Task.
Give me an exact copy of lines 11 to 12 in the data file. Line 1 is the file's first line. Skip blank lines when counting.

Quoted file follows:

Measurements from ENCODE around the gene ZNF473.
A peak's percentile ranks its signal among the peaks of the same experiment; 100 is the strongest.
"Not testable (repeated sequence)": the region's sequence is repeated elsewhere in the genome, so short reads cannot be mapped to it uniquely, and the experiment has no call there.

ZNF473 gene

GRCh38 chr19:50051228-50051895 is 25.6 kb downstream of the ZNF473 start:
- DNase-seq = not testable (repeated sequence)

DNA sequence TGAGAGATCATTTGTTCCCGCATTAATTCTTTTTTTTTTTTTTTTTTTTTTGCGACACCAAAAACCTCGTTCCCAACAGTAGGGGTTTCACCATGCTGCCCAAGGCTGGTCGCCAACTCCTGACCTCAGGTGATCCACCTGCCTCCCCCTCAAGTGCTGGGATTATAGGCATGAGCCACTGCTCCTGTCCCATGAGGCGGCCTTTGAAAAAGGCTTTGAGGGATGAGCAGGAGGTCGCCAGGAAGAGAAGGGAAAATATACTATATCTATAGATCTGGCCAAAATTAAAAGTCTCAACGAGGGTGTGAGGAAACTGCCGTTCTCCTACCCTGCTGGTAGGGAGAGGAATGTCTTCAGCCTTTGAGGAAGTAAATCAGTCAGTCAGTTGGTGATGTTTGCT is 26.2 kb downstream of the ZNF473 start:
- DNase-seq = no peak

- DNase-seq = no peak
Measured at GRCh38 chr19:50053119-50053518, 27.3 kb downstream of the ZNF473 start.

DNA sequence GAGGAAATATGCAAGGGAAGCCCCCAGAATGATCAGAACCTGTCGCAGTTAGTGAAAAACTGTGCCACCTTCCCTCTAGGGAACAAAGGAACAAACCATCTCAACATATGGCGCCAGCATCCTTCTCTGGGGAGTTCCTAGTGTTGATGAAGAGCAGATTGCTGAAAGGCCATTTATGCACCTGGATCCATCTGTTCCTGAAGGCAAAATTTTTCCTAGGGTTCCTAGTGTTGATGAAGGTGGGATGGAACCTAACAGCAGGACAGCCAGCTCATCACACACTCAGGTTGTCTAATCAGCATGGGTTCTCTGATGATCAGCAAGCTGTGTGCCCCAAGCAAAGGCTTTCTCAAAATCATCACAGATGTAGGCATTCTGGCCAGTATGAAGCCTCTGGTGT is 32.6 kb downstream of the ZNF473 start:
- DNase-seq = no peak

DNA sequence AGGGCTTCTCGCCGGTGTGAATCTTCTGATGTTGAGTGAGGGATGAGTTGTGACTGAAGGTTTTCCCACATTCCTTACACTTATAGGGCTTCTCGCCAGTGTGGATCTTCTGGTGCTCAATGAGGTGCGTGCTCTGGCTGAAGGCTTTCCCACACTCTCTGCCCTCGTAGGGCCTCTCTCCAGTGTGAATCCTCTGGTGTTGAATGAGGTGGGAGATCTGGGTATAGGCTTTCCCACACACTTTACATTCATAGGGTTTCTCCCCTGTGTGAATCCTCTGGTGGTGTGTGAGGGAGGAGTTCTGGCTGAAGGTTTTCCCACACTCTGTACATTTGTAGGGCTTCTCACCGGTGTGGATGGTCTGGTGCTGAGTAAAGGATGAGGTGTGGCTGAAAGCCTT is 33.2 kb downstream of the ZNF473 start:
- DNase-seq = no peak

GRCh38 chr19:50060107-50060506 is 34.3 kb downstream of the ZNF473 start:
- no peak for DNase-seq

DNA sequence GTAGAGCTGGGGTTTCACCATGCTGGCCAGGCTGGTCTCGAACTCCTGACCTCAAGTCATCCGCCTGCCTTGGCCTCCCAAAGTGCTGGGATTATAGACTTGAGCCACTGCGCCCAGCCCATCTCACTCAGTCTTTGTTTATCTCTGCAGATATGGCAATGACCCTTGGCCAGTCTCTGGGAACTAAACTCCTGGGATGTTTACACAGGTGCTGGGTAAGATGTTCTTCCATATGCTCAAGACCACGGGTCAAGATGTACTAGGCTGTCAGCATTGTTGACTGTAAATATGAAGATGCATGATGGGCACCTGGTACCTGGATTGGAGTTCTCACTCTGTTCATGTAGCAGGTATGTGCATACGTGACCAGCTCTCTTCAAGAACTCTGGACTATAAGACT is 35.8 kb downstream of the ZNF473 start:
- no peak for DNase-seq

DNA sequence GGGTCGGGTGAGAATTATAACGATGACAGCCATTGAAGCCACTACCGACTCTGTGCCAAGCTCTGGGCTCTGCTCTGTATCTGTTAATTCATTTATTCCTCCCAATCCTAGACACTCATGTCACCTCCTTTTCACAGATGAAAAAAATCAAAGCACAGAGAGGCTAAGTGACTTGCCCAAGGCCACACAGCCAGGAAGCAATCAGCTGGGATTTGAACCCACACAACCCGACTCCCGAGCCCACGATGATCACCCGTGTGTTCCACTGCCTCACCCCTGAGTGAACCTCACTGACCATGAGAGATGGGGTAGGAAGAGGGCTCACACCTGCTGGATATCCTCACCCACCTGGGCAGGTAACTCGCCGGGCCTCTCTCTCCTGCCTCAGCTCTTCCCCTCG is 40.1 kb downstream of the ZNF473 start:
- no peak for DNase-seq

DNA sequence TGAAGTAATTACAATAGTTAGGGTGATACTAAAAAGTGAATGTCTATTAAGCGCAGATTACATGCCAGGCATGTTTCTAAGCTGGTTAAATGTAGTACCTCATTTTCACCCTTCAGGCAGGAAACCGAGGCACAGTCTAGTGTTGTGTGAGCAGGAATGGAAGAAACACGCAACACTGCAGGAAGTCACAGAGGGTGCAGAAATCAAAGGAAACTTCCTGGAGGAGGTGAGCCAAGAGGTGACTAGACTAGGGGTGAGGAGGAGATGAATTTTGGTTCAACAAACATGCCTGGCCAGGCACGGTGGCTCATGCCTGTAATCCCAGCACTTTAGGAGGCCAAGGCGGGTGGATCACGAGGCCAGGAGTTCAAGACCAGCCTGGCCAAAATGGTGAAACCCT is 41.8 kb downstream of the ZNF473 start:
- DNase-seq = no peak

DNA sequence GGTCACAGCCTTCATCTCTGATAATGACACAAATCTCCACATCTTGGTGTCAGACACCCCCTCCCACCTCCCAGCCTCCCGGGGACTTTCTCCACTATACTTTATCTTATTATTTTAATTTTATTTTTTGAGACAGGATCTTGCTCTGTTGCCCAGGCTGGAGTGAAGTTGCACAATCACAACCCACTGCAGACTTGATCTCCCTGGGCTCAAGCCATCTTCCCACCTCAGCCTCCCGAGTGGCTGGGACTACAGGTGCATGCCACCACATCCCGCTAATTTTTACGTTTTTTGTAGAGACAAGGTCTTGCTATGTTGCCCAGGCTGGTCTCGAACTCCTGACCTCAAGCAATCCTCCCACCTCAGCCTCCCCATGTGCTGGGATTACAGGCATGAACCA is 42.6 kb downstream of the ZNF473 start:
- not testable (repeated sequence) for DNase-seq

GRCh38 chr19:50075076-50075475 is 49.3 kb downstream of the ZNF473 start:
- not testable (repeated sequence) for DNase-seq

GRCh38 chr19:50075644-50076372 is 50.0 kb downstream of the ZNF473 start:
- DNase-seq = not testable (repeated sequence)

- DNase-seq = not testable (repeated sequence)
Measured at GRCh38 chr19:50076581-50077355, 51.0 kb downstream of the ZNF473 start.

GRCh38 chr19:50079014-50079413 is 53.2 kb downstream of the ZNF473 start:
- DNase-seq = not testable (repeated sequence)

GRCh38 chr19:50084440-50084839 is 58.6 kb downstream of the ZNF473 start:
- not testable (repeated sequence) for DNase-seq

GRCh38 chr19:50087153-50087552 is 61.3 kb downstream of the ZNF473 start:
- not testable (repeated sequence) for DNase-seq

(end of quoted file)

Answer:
DNA sequence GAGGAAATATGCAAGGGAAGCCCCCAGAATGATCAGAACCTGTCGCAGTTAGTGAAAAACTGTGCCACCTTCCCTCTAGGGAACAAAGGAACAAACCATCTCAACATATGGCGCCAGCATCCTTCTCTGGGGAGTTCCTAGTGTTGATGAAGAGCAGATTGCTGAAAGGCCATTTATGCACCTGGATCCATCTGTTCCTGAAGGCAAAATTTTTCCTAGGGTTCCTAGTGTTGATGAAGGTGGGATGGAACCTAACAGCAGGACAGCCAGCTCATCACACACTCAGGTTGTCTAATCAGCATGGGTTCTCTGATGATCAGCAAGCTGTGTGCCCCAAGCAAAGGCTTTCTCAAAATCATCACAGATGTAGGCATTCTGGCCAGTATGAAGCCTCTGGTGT is 32.6 kb downstream of the ZNF473 start:
- DNase-seq = no peak